CALLS are being made to make sprinklers compulsory in all new and majorly refurbished schools after figures revealed fires have destroyed the equivalent of 94 classrooms in schools across West Yorkshire over five years.

According to analysis of Home Office data by insurer Zurich Municipal, fire crews have been called to tackle 111 school blazes across the county over the period, of which 20 were large fires causing significant damage.

The findings come following government proposals announced last week to make sprinklers mandatory in Special Educational Needs (SEN) schools, and all schools over 11m in height.

Zurich believes whilst the government’s proposals are a step in the right direction, they still leave the majority of schools exposed to blazes.

Zurich's call will bring the country into line with Wales and Scotland where sprinklers are compulsory.

Tilden Watson, Zurich Municipal’s Head of Education, said: “School fires cause major disruption to children’s education, with repairs often leading to months or even years of upheaval.

"Unless Ministers bring England into line with other parts of the UK, where sprinklers are mandatory, large fires will continue to blight children’s education, already severely disrupted by the pandemic, and put lives at risk.”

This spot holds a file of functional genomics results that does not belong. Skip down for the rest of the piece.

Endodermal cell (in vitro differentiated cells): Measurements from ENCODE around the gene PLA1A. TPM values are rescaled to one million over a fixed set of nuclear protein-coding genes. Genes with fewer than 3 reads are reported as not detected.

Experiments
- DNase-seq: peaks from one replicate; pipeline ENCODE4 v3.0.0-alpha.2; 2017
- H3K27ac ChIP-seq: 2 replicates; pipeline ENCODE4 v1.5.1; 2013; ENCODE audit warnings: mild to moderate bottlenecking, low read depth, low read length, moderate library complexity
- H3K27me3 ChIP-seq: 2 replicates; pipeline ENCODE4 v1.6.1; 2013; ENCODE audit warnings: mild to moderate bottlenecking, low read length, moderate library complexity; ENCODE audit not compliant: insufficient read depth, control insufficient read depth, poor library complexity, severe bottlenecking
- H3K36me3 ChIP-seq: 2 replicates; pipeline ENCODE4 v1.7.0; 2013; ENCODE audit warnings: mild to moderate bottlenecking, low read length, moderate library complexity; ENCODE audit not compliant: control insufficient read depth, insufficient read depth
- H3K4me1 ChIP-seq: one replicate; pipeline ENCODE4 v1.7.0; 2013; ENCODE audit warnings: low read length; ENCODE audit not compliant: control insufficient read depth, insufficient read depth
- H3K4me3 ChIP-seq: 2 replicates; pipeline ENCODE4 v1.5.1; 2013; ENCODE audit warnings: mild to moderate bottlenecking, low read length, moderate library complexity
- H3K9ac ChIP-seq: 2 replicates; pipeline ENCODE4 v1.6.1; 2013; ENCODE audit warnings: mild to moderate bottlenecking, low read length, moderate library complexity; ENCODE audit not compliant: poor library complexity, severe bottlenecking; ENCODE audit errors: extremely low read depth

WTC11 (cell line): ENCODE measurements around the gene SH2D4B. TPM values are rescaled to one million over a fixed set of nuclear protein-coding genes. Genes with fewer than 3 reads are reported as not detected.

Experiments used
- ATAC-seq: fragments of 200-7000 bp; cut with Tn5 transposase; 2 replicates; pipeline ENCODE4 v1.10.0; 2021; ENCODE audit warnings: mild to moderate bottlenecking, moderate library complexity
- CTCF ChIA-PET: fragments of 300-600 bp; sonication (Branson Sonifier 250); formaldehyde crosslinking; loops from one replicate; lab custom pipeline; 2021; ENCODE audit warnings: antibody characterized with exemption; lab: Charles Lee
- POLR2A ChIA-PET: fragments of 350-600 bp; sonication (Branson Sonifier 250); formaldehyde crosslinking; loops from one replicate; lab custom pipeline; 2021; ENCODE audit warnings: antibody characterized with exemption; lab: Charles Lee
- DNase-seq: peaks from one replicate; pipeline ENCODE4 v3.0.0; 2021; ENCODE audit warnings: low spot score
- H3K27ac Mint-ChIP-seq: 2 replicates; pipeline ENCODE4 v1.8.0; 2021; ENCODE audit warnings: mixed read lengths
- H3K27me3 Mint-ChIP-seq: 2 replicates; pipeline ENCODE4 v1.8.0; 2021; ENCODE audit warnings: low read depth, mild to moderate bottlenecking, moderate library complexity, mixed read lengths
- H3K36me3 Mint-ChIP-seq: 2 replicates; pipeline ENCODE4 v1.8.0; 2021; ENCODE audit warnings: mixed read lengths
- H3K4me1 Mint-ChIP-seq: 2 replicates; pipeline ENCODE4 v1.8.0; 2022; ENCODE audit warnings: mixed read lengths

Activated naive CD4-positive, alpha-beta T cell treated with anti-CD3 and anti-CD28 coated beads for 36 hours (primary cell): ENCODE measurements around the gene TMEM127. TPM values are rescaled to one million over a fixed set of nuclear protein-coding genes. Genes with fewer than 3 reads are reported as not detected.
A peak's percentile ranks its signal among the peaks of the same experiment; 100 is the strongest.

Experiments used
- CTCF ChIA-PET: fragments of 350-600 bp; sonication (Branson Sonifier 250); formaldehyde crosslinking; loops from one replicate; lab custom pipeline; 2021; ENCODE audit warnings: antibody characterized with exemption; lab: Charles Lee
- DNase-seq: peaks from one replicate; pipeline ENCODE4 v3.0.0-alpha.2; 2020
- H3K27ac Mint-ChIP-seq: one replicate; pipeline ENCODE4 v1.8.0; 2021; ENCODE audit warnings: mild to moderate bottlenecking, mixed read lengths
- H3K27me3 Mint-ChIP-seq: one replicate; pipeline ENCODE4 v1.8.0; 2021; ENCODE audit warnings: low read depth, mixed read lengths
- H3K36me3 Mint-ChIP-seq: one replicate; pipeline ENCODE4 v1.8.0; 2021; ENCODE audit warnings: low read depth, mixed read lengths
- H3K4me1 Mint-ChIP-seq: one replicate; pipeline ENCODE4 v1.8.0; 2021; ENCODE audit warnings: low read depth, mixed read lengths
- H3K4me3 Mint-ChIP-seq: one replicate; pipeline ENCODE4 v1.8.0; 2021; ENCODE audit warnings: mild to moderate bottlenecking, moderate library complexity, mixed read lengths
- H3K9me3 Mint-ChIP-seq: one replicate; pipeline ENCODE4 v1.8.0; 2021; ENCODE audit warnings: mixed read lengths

Nationally, between April 2015 and April 2020, 1,467 primary schools and 834 secondary schools were hit by blazes. Just two per cent of these schools were fitted with sprinklers.

Zurich estimates the average repair bill for large fires alone is £2.9m, with some fires costing up to £20m.

Gavin Tomlinson, Sprinkler Lead, National Fire Chiefs Council, said: “The case for sprinklers in schools is extremely compelling.

"The disruptive effect these fires have on whole communities is stark and the cost of the fire is felt well beyond rebuild costs.

"The impact can be devastating and, in the year where education has been so severely disrupted, school fires put huge additional pressure on the education service and parents,"

Eddie Tuttle, Director of Policy, External Affairs and Research at the Chartered Institute of Building, said: "It is shocking to see the extent of the damage done by school fires, at a time when the Covid-19 pandemic has laid bare the vital importance of school attendance to our children’s futures."